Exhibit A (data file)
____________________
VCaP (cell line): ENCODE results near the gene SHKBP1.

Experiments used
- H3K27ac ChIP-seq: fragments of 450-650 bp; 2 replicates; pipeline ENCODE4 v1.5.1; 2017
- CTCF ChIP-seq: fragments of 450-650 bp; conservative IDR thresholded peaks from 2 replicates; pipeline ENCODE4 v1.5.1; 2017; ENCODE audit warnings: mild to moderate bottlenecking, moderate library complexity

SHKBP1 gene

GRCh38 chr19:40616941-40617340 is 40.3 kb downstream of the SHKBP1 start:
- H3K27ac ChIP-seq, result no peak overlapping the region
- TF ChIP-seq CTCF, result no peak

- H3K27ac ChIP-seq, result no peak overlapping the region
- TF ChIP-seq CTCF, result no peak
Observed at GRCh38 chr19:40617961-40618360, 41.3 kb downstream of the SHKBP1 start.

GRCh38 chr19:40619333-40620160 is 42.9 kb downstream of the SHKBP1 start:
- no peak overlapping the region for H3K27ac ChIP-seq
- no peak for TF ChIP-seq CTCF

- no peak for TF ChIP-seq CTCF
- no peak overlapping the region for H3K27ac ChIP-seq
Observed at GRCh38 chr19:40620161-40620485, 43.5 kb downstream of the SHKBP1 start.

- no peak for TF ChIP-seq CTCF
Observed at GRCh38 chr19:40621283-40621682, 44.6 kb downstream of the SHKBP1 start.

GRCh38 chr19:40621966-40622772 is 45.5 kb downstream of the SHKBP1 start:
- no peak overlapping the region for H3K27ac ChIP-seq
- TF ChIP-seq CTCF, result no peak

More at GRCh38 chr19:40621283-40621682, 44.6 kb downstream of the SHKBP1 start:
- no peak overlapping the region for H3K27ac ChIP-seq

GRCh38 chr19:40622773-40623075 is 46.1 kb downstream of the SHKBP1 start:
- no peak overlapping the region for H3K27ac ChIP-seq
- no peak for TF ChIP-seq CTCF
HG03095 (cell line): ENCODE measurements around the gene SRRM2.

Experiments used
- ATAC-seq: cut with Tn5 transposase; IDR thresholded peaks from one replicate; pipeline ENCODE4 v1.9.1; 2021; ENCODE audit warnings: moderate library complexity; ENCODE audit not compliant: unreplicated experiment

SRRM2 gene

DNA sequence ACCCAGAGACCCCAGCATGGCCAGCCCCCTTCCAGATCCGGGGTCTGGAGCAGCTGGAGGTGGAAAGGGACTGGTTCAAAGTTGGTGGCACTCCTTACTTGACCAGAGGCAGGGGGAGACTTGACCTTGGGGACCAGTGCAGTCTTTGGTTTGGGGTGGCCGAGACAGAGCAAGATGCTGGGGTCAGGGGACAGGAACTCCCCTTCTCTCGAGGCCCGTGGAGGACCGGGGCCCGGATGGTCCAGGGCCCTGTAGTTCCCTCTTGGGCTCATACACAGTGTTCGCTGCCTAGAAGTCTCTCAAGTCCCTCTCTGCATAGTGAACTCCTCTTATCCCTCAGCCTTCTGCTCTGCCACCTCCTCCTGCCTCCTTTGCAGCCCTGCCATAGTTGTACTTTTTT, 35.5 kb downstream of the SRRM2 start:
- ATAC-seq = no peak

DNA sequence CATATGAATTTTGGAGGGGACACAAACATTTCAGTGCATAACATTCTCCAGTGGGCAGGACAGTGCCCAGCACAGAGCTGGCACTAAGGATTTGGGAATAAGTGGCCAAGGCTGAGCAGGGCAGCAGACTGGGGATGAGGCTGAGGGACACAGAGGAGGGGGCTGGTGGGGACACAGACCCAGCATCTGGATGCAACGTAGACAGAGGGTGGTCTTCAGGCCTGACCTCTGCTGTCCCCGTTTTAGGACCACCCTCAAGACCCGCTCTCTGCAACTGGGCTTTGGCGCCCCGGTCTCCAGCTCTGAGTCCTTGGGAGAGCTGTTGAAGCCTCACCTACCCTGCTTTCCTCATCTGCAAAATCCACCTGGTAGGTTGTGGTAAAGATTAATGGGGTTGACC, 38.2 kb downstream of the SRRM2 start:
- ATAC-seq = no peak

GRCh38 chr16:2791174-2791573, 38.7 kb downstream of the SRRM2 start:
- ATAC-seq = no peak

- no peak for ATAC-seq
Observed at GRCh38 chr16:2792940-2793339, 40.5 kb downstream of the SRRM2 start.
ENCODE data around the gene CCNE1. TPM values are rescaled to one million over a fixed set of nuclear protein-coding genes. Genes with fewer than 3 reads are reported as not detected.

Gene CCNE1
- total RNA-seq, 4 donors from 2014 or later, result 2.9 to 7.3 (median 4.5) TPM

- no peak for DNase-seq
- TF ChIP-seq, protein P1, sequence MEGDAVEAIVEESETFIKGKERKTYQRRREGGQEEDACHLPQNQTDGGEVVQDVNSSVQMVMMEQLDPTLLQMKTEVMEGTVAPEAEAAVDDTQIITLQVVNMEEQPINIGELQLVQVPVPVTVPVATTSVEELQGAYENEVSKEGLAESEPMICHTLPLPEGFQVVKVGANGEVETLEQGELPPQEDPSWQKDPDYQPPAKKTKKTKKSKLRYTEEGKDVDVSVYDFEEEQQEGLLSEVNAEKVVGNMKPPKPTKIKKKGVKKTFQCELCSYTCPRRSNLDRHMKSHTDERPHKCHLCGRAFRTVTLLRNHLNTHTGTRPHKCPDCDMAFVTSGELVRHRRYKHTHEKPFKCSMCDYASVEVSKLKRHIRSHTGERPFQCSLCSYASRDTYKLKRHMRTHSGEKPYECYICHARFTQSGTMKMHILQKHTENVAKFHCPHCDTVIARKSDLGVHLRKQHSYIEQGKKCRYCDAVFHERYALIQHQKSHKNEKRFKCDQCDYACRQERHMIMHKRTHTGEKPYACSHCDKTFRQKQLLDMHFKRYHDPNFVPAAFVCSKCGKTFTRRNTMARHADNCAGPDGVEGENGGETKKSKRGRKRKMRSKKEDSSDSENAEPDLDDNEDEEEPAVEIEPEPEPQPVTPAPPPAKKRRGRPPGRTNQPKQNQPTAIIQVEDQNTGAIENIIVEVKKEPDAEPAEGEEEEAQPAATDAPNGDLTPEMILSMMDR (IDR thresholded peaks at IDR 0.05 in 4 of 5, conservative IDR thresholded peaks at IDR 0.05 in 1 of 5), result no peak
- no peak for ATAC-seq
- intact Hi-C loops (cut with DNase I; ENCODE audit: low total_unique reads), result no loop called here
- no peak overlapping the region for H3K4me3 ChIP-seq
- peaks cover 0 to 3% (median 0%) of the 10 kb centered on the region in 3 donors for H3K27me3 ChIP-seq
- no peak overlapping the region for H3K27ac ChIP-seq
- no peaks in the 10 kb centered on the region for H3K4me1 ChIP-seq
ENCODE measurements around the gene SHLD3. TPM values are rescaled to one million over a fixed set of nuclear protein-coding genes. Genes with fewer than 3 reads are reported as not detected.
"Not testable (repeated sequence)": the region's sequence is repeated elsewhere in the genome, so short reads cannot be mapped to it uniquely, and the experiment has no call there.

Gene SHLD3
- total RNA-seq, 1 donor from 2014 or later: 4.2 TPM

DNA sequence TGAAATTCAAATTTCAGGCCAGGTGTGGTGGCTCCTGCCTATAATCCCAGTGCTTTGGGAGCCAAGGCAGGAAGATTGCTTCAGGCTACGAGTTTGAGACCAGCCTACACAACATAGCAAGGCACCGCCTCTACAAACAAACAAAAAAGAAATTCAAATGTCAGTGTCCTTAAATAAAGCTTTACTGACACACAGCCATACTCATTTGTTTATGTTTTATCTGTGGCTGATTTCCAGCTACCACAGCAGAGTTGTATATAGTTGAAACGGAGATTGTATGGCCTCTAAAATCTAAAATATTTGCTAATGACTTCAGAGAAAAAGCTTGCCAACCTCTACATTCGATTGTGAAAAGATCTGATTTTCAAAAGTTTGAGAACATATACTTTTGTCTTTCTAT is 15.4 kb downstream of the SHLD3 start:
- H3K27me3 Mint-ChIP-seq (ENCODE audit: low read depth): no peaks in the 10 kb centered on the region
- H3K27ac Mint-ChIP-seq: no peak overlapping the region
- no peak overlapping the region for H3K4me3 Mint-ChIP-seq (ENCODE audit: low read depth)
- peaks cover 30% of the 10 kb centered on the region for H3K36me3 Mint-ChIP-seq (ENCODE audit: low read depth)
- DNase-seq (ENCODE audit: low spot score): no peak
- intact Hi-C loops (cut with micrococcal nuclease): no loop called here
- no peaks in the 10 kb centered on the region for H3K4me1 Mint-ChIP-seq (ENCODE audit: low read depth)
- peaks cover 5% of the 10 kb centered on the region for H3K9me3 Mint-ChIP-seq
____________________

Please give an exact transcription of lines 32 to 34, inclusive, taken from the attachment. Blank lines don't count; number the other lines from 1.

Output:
DNA sequence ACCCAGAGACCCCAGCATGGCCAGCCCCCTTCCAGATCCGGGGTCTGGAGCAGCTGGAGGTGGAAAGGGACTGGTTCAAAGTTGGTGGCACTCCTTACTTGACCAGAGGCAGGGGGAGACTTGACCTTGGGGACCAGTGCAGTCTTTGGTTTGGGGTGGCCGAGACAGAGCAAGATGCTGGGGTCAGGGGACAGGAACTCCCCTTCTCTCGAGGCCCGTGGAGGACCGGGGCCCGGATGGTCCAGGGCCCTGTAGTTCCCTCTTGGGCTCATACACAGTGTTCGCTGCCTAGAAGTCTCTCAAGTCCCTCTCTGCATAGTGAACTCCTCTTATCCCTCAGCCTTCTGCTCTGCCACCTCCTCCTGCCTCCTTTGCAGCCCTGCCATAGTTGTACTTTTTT, 35.5 kb downstream of the SRRM2 start:
- ATAC-seq = no peak

DNA sequence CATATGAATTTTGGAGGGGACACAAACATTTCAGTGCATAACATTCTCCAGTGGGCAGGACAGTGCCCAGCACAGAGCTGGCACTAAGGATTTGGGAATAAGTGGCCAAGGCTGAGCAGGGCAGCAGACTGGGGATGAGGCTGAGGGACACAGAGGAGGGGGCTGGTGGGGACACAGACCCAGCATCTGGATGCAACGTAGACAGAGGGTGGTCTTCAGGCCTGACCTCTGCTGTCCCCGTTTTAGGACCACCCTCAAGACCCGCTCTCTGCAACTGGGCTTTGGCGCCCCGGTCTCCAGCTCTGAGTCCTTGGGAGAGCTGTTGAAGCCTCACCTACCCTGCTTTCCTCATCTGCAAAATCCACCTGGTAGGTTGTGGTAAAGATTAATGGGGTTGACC, 38.2 kb downstream of the SRRM2 start: